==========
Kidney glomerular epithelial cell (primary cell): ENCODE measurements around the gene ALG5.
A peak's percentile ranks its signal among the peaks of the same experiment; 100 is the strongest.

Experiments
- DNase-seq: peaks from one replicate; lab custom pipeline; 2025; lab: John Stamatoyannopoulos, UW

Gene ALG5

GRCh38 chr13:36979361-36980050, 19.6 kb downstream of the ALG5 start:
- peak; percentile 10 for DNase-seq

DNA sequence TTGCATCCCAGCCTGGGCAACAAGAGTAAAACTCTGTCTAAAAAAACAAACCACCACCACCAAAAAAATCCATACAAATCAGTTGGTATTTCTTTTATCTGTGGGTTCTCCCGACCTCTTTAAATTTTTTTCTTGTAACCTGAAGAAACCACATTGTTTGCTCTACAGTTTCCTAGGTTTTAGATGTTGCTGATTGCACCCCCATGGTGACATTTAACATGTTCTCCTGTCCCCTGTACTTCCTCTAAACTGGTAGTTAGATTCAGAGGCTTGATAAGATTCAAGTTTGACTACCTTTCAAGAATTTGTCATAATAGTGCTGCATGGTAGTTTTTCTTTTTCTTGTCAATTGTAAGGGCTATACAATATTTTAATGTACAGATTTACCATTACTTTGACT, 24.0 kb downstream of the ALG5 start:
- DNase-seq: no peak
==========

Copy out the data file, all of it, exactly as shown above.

Kidney glomerular epithelial cell (primary cell): ENCODE measurements around the gene ALG5.
A peak's percentile ranks its signal among the peaks of the same experiment; 100 is the strongest.

Experiments
- DNase-seq: peaks from one replicate; lab custom pipeline; 2025; lab: John Stamatoyannopoulos, UW

Gene ALG5

GRCh38 chr13:36979361-36980050, 19.6 kb downstream of the ALG5 start:
- peak; percentile 10 for DNase-seq

DNA sequence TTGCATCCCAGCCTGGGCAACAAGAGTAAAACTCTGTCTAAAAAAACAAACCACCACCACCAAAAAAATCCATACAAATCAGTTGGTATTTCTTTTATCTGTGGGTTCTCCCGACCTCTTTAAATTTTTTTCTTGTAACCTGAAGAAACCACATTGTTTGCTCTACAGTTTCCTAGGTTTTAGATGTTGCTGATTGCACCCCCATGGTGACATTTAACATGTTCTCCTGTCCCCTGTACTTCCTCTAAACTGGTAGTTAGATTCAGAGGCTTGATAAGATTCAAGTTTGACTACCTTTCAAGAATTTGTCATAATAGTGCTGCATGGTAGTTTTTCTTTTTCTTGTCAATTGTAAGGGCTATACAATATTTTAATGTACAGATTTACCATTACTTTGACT, 24.0 kb downstream of the ALG5 start:
- DNase-seq: no peak